Where to buy my first kilt? What kilt? What about sizes for a kilt? The correcy length of a kilt. What tartan?






This page deals with the process from having received your tartan kilt and some accessories till you are out and about in your kilt.

A kilt is indeed something very different compared to trousers; the way it looks and how it does feel wearing it. 

Letís assume you have just unpacked your kilt, sporran, belt & buckle and kilt hose.

What to do with the stuff?

1. Start with the upper part of your body. You need a shirt of some kind, collar, polo or t-shirt. Be aware that to Scotsmen it is OK to mix tartans and patterns, just not different tartans.

I myself will for pure aesthetic reasons always wear SOLID coloured shirts with tartan kilts. To me it is also important that the colour of my shirt is matching the colours of my kilt. Not necessarily the same colours, but in harmony with them.

A shirt should always be tucked in when wearing a kilt. That is what most kilt wearers think.

Well, having always shared this opinion I must admit, that changes in men’s fashion over the last few years have made me think that for casual wear a polo- or T-shirt might be worn untucked.


2. Put on your kilt hose. They are by nature over-knees. When choosing socks, again pay attention to your overall colour scheme.


3. Fasten your garters - with or without the flashes mounted - 2-3 cm (approx. 1 inch) under your knee cap. How to position the flashes? I have seen several suggestions on the internet. “9-15” o’clock should be OK, but better “10-14 o’clock”, meaning the flashes pointing slightly forward on the legs.

Fold the socks over them. Check that the garters are covered by the socks.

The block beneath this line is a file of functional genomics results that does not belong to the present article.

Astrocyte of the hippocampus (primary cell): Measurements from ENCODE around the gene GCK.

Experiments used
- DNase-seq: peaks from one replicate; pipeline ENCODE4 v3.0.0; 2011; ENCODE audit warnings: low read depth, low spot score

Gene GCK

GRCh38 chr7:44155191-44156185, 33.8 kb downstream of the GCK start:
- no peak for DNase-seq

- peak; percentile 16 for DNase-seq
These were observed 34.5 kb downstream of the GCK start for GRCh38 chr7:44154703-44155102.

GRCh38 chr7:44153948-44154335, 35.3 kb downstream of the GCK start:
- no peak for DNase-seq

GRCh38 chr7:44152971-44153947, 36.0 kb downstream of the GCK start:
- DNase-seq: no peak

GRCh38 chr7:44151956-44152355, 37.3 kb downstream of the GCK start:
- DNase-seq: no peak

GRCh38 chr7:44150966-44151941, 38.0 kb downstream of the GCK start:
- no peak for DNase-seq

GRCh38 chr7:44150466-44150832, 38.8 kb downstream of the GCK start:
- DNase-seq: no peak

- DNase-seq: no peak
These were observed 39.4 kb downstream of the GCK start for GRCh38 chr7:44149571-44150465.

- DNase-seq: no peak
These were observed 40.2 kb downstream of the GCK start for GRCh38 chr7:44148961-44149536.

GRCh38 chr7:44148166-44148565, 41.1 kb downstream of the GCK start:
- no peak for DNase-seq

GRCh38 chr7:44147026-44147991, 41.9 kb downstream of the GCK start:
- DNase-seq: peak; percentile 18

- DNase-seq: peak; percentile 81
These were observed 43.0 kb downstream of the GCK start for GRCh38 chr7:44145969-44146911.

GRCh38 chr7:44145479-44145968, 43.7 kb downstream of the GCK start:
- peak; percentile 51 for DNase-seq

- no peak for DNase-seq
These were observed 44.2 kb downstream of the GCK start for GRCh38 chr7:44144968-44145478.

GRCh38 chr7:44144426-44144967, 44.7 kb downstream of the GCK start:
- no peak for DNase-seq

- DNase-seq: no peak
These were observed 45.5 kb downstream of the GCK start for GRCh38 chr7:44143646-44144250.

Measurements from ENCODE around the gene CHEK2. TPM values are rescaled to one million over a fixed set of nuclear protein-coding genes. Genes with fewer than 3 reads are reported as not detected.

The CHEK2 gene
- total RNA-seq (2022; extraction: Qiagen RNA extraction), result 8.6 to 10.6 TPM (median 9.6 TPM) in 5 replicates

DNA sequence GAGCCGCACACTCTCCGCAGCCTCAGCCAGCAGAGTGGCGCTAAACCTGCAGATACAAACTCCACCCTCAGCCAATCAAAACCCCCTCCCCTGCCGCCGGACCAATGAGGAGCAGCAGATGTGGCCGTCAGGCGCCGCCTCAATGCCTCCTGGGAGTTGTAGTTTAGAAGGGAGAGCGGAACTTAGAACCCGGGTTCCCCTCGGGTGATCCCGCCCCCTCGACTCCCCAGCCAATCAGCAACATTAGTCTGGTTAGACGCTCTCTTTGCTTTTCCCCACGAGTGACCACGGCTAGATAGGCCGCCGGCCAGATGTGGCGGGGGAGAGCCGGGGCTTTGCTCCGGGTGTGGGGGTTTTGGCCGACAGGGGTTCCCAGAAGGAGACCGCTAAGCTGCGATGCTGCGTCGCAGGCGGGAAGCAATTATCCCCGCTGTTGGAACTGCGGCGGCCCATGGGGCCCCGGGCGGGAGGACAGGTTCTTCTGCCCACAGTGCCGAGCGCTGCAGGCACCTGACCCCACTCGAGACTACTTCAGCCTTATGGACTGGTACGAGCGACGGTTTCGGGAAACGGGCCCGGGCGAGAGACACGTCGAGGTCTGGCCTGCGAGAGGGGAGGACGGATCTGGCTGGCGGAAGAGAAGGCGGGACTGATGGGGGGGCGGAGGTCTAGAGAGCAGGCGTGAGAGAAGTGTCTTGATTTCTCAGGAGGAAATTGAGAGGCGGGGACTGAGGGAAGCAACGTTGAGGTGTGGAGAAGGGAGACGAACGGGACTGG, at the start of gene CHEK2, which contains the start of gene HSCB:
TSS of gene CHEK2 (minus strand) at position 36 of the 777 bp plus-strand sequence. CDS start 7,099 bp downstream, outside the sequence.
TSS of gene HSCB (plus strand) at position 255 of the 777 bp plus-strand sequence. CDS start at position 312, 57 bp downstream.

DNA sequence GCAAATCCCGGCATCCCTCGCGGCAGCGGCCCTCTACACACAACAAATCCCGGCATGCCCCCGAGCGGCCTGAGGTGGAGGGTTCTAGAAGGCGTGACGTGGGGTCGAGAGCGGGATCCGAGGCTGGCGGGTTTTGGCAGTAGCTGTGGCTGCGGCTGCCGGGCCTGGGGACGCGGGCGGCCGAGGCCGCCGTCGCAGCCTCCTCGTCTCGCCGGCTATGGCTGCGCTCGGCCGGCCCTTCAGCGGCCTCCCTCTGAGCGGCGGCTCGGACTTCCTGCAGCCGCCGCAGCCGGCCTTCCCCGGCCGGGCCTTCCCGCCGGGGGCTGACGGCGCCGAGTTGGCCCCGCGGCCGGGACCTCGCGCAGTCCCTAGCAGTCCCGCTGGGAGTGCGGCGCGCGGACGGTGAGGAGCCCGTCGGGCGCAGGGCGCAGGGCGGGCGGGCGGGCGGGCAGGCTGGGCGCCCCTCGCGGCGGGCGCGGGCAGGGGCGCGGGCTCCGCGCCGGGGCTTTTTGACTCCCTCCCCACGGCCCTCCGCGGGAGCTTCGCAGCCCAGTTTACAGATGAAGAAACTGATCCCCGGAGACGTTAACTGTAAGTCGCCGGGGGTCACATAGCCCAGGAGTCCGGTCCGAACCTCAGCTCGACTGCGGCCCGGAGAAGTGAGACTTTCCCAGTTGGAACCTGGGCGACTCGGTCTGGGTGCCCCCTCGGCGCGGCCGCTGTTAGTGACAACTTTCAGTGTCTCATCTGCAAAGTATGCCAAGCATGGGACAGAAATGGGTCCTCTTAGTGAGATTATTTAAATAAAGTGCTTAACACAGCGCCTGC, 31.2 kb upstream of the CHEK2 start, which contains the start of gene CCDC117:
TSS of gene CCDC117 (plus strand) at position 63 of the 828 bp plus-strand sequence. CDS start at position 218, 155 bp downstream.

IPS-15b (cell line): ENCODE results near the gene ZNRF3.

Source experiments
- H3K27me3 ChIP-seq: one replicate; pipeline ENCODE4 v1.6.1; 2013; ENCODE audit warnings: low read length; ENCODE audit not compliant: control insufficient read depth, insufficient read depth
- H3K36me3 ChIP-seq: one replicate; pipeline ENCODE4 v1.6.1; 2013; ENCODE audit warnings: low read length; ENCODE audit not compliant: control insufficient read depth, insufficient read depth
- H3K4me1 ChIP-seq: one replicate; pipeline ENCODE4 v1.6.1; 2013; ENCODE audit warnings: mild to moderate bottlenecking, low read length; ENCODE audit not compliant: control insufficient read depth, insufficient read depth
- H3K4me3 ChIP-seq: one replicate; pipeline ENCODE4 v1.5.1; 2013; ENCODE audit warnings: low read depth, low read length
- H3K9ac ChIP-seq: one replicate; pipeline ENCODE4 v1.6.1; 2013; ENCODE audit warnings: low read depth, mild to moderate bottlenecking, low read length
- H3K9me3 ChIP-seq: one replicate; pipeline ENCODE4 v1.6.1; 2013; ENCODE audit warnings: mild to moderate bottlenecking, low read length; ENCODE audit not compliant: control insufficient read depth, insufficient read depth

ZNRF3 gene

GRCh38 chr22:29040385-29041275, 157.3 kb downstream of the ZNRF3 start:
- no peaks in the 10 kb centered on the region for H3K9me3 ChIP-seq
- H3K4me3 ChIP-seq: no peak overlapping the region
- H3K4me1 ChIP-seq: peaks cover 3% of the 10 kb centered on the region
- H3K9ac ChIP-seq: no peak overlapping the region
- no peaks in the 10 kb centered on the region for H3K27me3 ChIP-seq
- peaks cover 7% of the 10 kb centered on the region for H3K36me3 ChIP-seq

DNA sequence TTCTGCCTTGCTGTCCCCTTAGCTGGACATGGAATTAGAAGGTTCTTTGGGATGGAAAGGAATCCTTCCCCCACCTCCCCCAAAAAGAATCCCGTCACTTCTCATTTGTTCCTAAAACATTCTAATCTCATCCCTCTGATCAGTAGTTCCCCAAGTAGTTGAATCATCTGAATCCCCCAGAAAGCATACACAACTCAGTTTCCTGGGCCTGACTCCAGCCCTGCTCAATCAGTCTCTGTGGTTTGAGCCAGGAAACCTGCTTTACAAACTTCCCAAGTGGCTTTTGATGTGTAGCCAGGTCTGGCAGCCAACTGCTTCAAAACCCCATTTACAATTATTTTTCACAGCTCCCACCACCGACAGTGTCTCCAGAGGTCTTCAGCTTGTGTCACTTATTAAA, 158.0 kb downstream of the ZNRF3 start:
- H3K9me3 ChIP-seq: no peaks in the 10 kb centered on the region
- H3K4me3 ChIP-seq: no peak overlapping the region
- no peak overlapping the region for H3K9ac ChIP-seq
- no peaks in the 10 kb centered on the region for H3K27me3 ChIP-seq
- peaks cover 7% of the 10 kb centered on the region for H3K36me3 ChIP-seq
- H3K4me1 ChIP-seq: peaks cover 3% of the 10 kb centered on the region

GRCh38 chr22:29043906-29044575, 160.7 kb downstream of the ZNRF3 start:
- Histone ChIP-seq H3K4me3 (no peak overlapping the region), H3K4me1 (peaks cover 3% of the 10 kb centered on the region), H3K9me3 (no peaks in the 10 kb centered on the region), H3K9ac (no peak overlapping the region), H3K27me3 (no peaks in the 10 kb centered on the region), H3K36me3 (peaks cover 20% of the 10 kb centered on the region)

4. Put on your shoes. Yes, it is easier to get your shoes on before the kilt. They should preferably match the colours of other leather items you might wear (sporran and belt). 

Most common - and therefore cheaper - are black kilt belts and sporrans, rather than brown ones.


5. Now the kilt. Put it around you. The pleats shall be at the rear of course. With your right hand you are now holding what is to be the under-apron. Now fasten the strap to the buckle at your left hip, after you have led it through the little slid next to the buckle. Then fasten the over apron. For that you have one or two buckles at your right hip.


6. Adjust the kilt horizontally. As an indicator hold your thumbs on the belt straps at the back.


7. The buckles and straps will prevent your kilt from disgracing you but with a belt it looks better. It does not have to go through the belt loops. In fact they are not belt loops but meant for your sporran strap! But being wide enough; why not use them for the belt, too? I always will.

Some will say sporran first, then belt. It’s a bad idea. You need to be able to slide your sporran to the side. It is difficult or impossible if the sporran strap is covered by the belt.


8. The sporran shall hang on your front. But don’t have it hang too low. About 7-10 cm (3-4 inch) or a hand’s breadth below your belt should be appropriate. (If your kilt is a jeans waist model the sporran might hang too low and you might consider ditching it).


9. Take a look into a mirror. Should your kilt be lowered or heightened a little bit? Is it centred correctly? Make some adjustments if necessary.


10. You are ready to leave!


Do you think it was complicated? It isn't. After a few times you'll realize that getting into the kilt is faster than getting into trousers.

McGregor Red tartan. Amsterdam.

What else to wear with the kilt?

Over a regular shirt you may also wear a sweater (untucked).

As outer wear on cold days a short wind breaker (bomber jacket) or anorak will do the job efficiently and look nice with your kilt.


Kilt worn with a short wind breaker. The kilt is a cheap 4 yard PV-kilt in  
Royal Stewart tartan. The vendor is no longer on the market.


Carcole Argyle kilt jacket and 5 yard, 13 oz. James Morrison wool kilt in Grey Heritage tartan, both from Heritage of Scotland. The James Morrison brand does no longer exist.